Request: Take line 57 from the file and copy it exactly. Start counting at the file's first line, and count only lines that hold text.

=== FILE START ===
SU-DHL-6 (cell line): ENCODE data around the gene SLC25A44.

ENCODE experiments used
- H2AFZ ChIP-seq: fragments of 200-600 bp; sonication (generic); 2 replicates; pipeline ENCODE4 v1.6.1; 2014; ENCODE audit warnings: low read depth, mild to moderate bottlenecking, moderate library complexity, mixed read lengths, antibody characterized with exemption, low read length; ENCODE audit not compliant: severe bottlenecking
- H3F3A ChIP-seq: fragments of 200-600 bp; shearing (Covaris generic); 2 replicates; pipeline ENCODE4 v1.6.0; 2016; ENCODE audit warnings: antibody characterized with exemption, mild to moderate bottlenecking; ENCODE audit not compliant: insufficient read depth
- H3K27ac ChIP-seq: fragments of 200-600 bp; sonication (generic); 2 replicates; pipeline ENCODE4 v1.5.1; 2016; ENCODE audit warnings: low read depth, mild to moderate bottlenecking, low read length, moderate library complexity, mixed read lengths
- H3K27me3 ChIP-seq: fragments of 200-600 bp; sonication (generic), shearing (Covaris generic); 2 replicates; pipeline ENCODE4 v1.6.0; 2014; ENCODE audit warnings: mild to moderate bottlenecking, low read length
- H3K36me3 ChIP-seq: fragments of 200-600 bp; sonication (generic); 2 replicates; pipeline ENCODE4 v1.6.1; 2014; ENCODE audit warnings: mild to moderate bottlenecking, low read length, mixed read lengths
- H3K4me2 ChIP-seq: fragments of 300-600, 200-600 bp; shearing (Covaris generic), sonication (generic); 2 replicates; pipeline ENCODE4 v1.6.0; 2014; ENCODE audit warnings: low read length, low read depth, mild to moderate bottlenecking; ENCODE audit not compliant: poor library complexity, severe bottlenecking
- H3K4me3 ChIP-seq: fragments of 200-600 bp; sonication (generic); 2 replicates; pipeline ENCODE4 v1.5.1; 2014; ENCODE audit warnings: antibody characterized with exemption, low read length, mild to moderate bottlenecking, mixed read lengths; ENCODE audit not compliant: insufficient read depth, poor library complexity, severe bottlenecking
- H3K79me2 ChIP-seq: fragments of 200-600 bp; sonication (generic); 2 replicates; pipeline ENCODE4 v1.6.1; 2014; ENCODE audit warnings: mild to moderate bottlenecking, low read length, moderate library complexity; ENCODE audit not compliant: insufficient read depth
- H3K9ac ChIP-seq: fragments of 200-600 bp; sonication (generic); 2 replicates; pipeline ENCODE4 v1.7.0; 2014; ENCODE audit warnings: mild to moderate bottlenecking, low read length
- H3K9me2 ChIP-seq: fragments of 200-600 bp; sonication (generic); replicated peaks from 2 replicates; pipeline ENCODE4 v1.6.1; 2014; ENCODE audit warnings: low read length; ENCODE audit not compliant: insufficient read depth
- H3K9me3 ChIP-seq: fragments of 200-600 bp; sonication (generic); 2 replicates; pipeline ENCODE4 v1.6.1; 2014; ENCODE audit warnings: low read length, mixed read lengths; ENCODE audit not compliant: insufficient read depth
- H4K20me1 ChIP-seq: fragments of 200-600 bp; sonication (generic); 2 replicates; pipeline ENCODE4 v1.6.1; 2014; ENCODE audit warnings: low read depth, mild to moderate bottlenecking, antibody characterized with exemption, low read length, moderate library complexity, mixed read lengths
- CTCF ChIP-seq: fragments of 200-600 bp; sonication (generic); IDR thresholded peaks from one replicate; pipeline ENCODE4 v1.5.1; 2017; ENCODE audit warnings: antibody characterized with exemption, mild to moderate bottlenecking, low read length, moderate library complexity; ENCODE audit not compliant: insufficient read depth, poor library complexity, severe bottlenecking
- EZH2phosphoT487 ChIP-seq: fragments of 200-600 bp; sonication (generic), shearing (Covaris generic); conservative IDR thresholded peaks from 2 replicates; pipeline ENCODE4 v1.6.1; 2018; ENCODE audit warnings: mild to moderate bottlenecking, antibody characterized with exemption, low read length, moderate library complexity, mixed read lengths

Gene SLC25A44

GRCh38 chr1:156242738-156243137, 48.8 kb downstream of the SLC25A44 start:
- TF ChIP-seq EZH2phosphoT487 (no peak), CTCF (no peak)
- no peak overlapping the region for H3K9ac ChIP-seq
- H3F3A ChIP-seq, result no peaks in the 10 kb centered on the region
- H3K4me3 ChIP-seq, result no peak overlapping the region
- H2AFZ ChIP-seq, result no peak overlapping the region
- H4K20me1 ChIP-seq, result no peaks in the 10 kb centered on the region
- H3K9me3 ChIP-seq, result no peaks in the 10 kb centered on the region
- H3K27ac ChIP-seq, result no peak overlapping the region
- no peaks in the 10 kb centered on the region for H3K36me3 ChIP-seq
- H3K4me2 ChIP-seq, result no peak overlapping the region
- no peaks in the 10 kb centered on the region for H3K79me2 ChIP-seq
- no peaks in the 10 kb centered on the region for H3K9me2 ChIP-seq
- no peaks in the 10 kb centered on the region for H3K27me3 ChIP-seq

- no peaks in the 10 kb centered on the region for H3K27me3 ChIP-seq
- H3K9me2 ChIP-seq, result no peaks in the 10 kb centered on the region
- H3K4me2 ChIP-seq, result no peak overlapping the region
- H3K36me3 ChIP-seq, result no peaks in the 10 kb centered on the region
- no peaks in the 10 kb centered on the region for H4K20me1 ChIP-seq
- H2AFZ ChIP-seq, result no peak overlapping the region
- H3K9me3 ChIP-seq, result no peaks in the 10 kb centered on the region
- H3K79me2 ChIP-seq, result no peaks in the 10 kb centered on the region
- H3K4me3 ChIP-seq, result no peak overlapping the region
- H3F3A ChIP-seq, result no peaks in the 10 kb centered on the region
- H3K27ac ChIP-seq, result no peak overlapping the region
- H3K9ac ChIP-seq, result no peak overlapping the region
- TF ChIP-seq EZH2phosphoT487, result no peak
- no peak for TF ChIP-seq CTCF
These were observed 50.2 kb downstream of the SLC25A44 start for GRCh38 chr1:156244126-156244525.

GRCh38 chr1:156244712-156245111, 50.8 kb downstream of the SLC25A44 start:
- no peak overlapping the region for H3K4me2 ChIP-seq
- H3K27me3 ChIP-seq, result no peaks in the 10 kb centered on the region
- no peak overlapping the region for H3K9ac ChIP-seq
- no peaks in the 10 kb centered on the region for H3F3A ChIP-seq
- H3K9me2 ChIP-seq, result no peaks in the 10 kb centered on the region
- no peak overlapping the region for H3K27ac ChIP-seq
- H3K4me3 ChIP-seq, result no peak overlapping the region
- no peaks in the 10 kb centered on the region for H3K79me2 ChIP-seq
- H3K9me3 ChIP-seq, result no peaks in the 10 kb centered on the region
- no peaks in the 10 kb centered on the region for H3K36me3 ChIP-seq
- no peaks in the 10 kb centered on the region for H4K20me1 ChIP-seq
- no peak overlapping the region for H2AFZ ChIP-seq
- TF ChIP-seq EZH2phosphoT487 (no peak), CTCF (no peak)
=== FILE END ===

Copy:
- no peaks in the 10 kb centered on the region for H3K36me3 ChIP-seq